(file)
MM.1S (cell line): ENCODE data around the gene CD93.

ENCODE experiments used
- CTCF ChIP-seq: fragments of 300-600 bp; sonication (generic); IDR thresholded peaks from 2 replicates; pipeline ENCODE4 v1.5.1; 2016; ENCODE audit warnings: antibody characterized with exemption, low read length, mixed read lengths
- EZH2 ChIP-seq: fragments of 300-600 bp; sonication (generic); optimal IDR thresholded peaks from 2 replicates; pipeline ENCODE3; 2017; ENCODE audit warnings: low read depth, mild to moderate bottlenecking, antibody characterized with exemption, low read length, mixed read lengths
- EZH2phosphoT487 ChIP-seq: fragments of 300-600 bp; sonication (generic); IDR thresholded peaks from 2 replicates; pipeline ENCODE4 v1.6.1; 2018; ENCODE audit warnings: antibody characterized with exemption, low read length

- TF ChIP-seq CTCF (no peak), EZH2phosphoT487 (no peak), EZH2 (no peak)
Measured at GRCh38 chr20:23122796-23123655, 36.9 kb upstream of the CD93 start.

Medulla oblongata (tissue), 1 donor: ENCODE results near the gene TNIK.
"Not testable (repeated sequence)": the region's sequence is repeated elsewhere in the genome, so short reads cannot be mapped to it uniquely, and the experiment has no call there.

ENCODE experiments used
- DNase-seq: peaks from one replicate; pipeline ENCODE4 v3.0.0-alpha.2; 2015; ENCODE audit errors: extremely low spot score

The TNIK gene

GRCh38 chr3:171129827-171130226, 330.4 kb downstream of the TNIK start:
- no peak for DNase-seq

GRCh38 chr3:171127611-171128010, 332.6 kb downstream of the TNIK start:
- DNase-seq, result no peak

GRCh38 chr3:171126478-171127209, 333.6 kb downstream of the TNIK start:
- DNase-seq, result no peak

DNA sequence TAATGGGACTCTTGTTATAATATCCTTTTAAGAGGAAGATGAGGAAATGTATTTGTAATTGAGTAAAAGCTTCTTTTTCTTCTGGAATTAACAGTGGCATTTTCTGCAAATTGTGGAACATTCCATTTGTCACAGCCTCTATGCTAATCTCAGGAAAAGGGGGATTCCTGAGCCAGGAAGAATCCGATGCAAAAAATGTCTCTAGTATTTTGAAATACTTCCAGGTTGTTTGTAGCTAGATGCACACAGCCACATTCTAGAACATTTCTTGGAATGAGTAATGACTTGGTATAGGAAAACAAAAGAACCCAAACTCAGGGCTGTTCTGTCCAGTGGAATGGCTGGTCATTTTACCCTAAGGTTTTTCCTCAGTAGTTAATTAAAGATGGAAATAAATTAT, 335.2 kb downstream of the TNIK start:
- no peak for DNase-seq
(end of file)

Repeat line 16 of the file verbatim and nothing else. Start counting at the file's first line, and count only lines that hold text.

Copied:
- DNase-seq, result no peak